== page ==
Hydrogen bond acceptor definitions: potential bug?

You might want to take a look at how the hydrogen bond acceptors are counted. For example HBA for ALP-POS-d2866bdf-1 is 6 in the database. I would count 4 for this molecular structure (N2 and N3 of benzotriazole; amide carbonyl O and dimethylamino N). N1 of the benzotriazole is like amide N and thiophene S would not be expected have significant hydrogen bond basicity. Hope this feedback is helpful.

Thanks @pwkenny, as you may have guessed, this is done automatically through RDKit. It seems the definition of HBA currently used in RDKit is the following (though it looks like it has been changed overtime):

HAcceptorSmarts = Chem.MolFromSmarts('[$([O,S;H1;v2]-[!$(*=[O,N,P,S])]),' +
                                     '$([O,S;H0;v2]),$([O,S;-]),$([N;v3;!$(N-*=!@[O,N,P,S])]),' +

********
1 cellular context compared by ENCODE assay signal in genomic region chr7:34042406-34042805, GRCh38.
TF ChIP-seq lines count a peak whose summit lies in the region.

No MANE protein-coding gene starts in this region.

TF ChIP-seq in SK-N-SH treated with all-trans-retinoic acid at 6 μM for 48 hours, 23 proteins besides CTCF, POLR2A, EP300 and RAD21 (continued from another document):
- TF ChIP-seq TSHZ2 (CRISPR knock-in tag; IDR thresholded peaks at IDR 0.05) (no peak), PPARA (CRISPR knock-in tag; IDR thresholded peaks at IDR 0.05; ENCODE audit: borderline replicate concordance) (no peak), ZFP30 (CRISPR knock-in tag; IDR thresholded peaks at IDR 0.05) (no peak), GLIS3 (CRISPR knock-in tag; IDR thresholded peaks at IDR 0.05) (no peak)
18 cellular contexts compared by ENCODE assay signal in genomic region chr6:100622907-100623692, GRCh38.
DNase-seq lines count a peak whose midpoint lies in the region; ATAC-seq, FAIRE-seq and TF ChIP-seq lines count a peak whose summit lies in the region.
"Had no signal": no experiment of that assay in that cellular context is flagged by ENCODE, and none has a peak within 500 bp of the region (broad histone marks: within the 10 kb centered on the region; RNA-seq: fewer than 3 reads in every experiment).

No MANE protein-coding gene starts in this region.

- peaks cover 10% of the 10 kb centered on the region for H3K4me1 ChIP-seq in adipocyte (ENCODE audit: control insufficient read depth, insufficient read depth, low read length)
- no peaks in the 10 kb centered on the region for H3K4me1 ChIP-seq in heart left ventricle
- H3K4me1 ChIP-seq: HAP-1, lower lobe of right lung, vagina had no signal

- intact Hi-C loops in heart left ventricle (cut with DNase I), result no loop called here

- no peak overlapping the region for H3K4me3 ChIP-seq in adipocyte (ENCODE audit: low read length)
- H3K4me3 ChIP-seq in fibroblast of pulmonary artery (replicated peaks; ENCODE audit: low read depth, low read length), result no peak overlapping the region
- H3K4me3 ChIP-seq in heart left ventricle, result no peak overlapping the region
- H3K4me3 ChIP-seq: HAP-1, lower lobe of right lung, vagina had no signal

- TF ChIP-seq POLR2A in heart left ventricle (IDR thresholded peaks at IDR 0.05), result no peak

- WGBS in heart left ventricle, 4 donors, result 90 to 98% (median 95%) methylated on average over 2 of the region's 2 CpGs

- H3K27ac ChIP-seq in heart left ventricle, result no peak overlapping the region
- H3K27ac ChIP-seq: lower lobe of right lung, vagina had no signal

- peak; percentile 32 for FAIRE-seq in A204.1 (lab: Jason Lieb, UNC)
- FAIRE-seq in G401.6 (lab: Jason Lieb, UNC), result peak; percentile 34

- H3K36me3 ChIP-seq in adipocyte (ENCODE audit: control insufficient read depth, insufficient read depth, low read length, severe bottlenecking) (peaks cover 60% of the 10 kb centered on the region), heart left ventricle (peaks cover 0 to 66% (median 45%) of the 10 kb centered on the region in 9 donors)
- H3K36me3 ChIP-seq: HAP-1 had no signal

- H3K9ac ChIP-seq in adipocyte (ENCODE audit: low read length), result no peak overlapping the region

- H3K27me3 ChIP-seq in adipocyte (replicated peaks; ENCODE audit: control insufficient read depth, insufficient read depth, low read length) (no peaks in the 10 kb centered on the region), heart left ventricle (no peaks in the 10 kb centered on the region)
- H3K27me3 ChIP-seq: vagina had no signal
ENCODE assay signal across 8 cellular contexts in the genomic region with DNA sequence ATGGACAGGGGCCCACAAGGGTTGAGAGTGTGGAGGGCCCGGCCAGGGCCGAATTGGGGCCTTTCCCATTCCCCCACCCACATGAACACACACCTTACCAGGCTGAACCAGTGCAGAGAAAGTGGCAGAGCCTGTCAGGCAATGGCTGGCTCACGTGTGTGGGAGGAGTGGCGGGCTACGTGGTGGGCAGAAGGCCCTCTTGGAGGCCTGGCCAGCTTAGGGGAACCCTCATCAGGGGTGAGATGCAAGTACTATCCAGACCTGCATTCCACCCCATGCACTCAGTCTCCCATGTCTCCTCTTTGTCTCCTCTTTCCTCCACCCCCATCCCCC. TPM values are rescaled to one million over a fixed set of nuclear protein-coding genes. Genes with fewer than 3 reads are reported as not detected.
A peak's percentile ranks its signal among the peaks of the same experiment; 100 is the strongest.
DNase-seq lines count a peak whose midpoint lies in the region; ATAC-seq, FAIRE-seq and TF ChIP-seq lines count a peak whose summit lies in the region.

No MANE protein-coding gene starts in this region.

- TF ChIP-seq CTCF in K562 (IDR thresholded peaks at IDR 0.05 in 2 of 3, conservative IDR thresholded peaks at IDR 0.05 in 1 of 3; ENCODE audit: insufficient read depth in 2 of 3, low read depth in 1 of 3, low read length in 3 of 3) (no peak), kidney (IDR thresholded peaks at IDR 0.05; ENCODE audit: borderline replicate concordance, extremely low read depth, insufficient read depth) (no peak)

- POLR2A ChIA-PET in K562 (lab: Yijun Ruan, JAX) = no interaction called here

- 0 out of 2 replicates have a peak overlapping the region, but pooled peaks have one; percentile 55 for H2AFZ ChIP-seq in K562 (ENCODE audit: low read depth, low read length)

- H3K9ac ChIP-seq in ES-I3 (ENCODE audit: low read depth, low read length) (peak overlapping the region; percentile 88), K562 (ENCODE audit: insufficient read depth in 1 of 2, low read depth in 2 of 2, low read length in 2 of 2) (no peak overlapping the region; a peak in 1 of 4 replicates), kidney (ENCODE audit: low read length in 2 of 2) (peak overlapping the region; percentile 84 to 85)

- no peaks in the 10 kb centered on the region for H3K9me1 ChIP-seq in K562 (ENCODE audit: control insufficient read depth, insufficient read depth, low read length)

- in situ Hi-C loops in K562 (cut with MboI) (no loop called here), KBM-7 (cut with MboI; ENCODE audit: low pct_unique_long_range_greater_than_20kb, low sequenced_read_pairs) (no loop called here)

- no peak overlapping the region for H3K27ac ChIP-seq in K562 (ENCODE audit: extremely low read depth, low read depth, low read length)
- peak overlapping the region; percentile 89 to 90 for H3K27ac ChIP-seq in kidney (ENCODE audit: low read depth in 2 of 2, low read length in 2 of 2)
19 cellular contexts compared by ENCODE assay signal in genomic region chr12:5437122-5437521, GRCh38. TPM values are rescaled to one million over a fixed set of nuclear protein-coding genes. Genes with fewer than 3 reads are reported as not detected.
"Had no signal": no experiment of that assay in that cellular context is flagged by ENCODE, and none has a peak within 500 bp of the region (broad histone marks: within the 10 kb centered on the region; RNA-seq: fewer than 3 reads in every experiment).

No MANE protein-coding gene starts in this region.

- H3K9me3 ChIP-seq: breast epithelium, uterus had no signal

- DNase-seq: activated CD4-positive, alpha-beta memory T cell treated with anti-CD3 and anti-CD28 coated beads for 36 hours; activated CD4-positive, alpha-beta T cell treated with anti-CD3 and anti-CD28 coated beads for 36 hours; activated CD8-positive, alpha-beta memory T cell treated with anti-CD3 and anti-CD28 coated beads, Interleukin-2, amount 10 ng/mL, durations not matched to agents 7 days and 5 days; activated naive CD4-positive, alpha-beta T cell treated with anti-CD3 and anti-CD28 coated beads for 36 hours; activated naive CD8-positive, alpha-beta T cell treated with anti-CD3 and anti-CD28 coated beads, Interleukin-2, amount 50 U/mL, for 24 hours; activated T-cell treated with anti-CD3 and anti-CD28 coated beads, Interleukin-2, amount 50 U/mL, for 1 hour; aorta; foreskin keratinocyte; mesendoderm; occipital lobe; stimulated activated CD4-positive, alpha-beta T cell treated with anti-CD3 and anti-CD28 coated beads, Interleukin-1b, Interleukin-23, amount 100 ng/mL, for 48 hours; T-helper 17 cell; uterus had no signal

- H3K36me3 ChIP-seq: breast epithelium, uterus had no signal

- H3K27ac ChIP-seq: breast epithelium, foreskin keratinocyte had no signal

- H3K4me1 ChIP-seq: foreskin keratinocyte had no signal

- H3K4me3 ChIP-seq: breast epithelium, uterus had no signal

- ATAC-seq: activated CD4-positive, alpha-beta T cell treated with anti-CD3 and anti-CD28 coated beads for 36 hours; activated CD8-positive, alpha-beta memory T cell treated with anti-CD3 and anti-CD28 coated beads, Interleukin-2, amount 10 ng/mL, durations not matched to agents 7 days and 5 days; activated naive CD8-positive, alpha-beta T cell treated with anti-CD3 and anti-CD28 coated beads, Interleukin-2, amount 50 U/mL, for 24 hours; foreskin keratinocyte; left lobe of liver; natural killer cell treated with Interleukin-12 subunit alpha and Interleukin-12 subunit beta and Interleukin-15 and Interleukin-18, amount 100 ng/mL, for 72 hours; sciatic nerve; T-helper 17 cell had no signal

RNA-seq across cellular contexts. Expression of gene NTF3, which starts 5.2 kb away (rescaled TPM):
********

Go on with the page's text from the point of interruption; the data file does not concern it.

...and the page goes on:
which does indeed include the N1 of the benzotriazole and the S of the thiophene. Good to note thought that the number may be more like 4.

FWIW, from a comment in the code it looks like the original Lipinski rules just used Chem.MolFromSmarts('[#7,#8]')

The problem appears to be related to [quote=“mc-robinson, post:2, topic:2057”]
[/quote] in that nH0 matches both the nitrogen in pyridine (an HB acceptor N) and N-methylpyrrole (not an HB acceptor N). The ring nitrogen in DAR-DIA-eace69ff-36 appears to classed correctly as not being an HB acceptor. Personally, I would not count any oxygen, sulfur or triply-connected nitrogen in an aromatic ring as HB acceptors.

The HB acceptor definitions (N or O) used to apply he rule of 5 (Ro5) are, in my view, overly permissive although thioamide S (a perfectly respectable HB acceptor) is not included. Had more realistic HB acceptor definitions been used, it is highly probable that Ro5 would not have been Ro5.

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